• 10-24-2005, 11:57 AM
    Finch Platte
    Troy- how's that Umphrey's McGee treating you?
    It was in the local used CD shop, so I grabbed it. $8- woohoo!

    http://www.djangomusic.com/images/co...38460pa3g8.jpg

    The first track rawks! That's all I've heard. What's your take?

    fp

    Edit: For those unfamiliar: A jam band coming out of the Midwest in the mid-'90s, Umphrey's McGee edged toward the Frank Zappa side of the improv rock scale, as opposed to the Grateful Dead/Allman Brothers Band direction espoused by many of their contemporaries, like the Big Wu.
    The members of Umphrey's McGee met at the University of Notre Dame in South Bend, IN. The six bandmembers had been playing in various campus bands when they got together over spring break in 1998, naming themselves after an older relative of guitarist Brendan Bayliss. With the national jam band infrastructure already in place, the band quickly began disseminating their live shows and soon released their first album, Greatest Hits, Vol. 3. The fourth-generation jam band often included songs by Phish and moe. in their live sets, along with the usual selection of wacky covers.

    The sextet won a large following in the South Bend area. As bandmembers graduated, the group instated a more and more rigorous rehearsal schedule. Half of the band had degrees in music, so emphasis was placed on constant precision. The band religiously studied tapes of their performances in order to improve them. While their record sales never reached high levels, they used live recordings to pave the way for gigs in parts of the country they'd never been to before. A story circulates of the band selling out shows in Colorado before their first trip there due to the distribution of live CDs. In 1999, the band released a live recording, titled Songs for Older Women.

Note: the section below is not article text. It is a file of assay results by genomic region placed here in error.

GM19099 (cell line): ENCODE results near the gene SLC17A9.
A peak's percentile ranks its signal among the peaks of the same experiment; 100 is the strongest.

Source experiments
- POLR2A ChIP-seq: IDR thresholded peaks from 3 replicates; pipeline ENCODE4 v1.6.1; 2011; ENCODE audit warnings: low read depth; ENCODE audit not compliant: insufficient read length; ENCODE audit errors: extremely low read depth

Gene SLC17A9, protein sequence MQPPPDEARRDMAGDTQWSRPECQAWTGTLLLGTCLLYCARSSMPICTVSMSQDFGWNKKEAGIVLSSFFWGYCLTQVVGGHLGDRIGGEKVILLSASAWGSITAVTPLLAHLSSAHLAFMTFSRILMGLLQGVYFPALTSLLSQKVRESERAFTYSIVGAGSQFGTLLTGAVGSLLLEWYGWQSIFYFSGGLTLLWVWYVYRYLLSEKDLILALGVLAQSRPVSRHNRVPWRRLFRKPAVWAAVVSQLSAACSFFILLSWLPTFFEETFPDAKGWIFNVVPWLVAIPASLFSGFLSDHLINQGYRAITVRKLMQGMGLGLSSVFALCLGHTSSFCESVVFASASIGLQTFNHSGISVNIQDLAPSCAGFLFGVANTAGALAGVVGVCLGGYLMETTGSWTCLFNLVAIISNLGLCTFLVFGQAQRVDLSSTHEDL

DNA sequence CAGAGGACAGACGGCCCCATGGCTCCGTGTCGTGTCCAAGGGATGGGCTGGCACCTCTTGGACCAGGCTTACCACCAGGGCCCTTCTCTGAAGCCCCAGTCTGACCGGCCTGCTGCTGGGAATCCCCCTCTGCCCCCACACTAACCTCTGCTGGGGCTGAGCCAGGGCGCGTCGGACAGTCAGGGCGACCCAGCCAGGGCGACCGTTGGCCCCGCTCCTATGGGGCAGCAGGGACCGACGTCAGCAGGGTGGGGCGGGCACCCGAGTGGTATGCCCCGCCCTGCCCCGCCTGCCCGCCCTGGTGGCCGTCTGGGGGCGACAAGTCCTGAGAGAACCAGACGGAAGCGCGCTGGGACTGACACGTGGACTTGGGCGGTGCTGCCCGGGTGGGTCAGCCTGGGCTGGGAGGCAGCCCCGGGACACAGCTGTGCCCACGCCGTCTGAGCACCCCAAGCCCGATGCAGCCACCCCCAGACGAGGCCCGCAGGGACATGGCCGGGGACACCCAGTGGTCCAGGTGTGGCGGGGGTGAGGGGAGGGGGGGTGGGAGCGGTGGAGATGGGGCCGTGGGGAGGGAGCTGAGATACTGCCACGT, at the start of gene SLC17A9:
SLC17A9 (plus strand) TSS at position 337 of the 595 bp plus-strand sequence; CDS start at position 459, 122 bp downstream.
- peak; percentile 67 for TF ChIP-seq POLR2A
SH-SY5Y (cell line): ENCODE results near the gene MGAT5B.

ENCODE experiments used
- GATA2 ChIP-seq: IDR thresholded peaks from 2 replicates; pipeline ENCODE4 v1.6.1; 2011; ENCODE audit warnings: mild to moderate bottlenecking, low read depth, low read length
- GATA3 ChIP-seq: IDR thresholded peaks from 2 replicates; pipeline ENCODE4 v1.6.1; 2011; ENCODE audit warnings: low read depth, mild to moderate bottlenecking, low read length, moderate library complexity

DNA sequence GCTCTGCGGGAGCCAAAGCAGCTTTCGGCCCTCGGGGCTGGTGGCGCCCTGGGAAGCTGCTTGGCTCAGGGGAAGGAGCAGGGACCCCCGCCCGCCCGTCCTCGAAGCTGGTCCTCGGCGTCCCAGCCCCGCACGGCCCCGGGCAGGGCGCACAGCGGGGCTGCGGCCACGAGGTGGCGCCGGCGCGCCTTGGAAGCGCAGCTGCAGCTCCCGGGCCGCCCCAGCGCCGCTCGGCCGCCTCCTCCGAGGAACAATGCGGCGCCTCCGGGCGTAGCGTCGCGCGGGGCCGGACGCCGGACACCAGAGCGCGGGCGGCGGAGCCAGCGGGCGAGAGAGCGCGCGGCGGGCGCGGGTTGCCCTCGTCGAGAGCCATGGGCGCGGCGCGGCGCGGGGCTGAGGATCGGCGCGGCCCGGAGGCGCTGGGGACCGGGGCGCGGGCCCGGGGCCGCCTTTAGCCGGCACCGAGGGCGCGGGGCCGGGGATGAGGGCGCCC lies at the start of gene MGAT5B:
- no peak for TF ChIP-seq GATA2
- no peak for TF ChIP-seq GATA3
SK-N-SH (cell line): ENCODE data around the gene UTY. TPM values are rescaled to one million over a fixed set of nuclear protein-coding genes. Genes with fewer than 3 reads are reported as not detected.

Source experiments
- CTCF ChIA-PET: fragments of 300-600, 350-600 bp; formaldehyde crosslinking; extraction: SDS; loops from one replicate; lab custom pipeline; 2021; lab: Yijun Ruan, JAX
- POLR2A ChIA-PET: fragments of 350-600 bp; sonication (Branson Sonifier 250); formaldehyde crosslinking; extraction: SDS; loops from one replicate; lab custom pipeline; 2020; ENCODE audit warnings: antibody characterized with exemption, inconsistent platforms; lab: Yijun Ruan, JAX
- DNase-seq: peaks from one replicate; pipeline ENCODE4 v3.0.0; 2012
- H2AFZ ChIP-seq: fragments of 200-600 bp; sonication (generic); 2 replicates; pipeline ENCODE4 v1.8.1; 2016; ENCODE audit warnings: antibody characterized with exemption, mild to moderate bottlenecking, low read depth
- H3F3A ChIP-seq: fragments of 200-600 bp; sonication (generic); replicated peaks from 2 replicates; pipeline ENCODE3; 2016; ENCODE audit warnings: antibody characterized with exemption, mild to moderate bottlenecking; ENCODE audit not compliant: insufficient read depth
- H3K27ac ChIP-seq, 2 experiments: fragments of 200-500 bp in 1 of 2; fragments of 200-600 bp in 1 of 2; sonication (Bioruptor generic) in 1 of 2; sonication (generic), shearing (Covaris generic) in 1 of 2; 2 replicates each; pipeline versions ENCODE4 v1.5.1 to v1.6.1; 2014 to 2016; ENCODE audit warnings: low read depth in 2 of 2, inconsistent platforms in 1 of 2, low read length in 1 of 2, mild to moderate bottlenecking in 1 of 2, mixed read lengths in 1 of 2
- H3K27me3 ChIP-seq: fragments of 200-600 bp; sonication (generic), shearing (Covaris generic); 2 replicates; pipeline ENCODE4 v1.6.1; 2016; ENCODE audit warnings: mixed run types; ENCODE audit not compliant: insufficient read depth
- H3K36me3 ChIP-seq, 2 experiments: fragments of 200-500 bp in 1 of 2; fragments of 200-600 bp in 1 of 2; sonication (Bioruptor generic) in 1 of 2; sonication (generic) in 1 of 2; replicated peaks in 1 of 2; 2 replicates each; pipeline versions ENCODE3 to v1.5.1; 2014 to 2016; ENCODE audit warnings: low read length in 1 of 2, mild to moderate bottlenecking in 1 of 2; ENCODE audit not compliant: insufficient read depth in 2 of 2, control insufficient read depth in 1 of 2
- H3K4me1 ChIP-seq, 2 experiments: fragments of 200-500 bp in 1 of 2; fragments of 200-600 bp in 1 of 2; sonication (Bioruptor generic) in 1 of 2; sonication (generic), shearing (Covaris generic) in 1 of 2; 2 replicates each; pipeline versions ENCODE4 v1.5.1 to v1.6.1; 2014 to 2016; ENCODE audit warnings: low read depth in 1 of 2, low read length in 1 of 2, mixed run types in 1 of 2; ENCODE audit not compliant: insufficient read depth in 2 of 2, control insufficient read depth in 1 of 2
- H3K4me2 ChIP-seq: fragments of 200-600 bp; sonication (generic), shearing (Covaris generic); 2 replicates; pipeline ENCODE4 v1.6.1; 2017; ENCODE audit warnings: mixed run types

In 2000, the band made the move from their native South Bend to the bustling metropolis of Chicago. From their new home base, the band went on two-week jaunts throughout the Midwest, occasionally hitting other markets and sharing the stage with a variety of musicians, including Dr. Didg (aka Graham Wiggins), the Chicago-based blues harmonica player Sugar Blue, Béla Fleck, Topaz, and many others. On New Year's Eve 2000, the band released their third album, another live disc, titled One Fat Sucka. ~ Jesse Jarnow, All Music Guide